In 2014, the US-led international coalition intervened militarily in Syria. For over a year, they bombed areas and points in northern Syria containing fighters belonging to al-Nusra Front, the Islamic State (IS) group, or factions classified by the US as extremist.
Then, Russia justified and framed its direct military intervention in Syria as a “war against terrorism,” particularly against the IS group in 2015. The Russian intervention caused the balance of power to tilt in favor of the regime after the opposition factions controlled upward of 60 percent of Syrian territory. After that, the series of Russian bombings of residential neighbourhoods and service facilities began, which continues today.
A “complicated” relationship with Syrian society
Enab Baladi documented an incident in 2015 that took place in Turkmen Mountain in the countryside of Latakia, near Beksarea village on the Syrian Turkish border.
During a regular security check, a number of foreign jihadists stopped a bus driver at a checkpoint. One of the fighters tried to convince the driver to give him his cigarette pack, intending to destroy it.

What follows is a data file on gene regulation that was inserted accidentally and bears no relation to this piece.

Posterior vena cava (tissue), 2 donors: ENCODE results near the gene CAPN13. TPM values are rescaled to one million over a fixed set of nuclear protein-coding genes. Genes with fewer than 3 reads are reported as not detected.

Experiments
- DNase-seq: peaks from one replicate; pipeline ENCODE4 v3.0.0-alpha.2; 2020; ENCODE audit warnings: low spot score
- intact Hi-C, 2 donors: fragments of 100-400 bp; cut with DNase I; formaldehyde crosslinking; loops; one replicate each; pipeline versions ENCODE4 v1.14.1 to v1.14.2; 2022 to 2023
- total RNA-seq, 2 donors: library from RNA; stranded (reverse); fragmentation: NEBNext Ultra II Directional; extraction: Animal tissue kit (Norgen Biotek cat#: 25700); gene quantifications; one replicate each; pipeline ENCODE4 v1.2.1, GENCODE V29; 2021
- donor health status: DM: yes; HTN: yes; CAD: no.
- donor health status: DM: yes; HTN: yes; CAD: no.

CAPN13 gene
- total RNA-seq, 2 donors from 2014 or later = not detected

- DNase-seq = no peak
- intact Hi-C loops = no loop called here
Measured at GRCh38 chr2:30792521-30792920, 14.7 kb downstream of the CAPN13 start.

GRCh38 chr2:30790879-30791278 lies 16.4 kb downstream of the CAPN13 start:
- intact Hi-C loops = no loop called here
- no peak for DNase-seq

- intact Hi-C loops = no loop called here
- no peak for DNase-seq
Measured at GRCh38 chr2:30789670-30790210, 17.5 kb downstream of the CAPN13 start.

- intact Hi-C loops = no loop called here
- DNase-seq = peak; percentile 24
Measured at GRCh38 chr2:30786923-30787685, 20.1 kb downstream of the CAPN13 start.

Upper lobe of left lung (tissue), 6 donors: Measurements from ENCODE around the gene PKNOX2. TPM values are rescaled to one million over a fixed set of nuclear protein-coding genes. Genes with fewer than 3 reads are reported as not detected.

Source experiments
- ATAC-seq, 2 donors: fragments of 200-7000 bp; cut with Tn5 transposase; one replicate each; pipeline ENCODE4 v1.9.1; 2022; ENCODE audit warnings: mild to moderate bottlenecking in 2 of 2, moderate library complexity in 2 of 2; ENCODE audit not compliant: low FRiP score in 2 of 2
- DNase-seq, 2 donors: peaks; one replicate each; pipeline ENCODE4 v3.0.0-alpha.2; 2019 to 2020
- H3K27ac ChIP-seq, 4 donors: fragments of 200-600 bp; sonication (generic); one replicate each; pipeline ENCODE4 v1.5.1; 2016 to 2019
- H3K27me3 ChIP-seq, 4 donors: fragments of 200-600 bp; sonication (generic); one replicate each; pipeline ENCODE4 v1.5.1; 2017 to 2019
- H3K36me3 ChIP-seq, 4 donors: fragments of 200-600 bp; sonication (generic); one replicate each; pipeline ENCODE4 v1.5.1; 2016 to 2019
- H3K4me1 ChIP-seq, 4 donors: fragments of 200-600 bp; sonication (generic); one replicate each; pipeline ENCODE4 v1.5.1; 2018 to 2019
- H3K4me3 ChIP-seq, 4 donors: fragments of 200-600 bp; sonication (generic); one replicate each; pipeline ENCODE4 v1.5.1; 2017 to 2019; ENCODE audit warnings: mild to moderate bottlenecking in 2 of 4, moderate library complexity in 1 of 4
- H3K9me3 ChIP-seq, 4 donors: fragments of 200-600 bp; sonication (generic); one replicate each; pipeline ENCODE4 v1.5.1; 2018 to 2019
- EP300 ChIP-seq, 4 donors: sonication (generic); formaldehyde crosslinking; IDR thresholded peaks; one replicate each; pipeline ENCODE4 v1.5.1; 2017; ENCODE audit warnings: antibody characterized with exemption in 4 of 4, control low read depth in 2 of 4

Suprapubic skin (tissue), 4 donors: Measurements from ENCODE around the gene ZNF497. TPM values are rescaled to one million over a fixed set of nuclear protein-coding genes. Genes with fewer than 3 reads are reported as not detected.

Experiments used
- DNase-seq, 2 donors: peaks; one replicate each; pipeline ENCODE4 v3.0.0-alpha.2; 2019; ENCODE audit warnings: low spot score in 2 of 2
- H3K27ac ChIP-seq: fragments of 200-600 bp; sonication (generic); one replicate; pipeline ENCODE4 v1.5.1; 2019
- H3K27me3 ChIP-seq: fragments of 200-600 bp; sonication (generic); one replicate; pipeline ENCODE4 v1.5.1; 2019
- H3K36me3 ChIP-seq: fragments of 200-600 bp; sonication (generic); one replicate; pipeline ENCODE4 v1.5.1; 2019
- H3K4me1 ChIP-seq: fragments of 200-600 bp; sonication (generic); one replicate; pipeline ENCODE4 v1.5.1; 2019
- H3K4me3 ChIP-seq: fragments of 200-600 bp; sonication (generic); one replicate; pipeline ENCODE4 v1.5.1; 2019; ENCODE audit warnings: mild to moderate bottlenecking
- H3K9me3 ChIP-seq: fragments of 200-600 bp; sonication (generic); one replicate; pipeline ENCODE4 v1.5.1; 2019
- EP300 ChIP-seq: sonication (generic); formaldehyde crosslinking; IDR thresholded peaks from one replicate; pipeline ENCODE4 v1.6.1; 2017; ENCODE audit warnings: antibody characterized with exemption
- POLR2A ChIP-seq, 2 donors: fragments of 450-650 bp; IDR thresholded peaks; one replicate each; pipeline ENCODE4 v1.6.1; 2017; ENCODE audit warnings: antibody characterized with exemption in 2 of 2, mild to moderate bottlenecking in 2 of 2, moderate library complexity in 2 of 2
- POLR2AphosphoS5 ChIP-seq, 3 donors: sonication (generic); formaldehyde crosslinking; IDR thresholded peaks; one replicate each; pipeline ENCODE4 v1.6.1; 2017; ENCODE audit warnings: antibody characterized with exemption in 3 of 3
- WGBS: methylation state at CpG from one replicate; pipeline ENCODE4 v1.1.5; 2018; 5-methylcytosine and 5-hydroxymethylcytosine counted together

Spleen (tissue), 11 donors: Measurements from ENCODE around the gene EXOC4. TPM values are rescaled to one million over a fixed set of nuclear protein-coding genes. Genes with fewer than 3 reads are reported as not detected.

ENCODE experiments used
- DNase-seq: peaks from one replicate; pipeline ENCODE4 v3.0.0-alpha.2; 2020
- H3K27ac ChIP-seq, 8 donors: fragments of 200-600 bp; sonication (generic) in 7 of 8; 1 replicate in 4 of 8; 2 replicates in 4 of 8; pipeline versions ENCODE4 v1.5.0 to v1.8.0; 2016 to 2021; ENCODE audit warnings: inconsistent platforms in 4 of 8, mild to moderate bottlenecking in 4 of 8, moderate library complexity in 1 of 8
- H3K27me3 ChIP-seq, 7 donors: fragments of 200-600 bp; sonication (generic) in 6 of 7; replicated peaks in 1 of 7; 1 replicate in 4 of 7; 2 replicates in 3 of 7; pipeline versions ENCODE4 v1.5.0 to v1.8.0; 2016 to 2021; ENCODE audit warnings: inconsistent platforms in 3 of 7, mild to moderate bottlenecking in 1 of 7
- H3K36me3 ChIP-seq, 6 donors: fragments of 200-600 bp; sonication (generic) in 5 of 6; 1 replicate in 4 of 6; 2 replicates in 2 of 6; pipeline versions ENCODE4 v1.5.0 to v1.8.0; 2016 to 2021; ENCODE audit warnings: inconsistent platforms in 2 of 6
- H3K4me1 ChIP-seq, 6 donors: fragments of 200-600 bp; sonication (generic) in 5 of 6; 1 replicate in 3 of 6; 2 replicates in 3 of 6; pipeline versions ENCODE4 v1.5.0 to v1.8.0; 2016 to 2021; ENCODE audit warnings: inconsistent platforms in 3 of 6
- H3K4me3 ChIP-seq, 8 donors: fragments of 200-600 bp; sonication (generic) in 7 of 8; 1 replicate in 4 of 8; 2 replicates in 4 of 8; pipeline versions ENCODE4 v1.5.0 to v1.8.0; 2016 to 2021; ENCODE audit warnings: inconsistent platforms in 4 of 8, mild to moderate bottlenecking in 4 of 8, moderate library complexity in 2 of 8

According to the fighter’s interpretation of Islamic rulings, smoking is prohibited and by destroying the pack he would be rewarded by God. He insisted that the driver give him his pack of cigarettes. He even offered him some money to let him destroy it.
Having mentioned this encounter, the driver started talking about the high morals these fighters enjoy even though they cannot communicate with the Syrian people well because some Syrians reject their presence. In addition, most foreign fighters barely speak any Arabic.
Simultaneously, the bus driver said that he hates foreign fighters because of the actions of a prince in al-Nusra Front, called Safina al-Tunisi. That prince executed 14 young Syrians, who engaged in a fight with one of his bodyguards in Qalb Loze, a Druze village in Jabal al-Zawiya in Idlib countryside.
Safina al-Tunisi was killed on 14 September 2020 by a drone strike, “jihadist” Telegram accounts reported.
Future of foreign fighters in Syria
Recently, Hayat Tahrir al-Sham (HTS), which controls Syria’s northwestern governorate of Idlib, has asked Junud al-Sham—a multiple Sunni Islamic jihadist militant group led by Muslim al Shishani—to either join its ranks or disband and leave Syria.
Well-informed sources on Telegram close to Junud al-Sham pointed out that the group will most likely dissolve itself. Its fighters are preparing themselves to leave Syria soon.